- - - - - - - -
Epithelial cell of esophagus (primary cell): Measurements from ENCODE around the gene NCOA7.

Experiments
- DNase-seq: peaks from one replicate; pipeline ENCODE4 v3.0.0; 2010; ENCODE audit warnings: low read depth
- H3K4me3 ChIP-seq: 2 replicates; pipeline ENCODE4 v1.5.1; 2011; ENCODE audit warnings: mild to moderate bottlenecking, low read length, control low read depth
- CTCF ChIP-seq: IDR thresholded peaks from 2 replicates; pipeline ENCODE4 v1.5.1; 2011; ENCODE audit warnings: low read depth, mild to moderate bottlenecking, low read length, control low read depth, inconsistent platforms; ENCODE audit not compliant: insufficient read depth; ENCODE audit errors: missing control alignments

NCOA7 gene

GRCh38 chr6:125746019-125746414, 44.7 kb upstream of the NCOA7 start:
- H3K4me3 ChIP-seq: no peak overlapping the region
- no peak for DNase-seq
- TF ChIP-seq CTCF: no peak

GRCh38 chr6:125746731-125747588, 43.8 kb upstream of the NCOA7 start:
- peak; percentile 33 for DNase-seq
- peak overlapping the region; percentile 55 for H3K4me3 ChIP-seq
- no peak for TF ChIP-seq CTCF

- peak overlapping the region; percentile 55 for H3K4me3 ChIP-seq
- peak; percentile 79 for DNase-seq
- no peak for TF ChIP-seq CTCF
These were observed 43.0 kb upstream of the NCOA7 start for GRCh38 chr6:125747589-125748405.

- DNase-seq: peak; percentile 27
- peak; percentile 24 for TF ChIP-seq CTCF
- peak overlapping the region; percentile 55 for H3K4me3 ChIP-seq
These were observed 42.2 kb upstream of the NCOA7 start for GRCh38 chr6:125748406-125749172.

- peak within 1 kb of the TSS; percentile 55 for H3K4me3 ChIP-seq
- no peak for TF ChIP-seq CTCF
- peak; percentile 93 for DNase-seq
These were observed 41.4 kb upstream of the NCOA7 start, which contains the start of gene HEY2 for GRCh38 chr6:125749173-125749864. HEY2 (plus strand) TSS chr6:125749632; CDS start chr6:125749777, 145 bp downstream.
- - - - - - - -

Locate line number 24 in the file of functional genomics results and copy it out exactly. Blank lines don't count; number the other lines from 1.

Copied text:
- no peak for TF ChIP-seq CTCF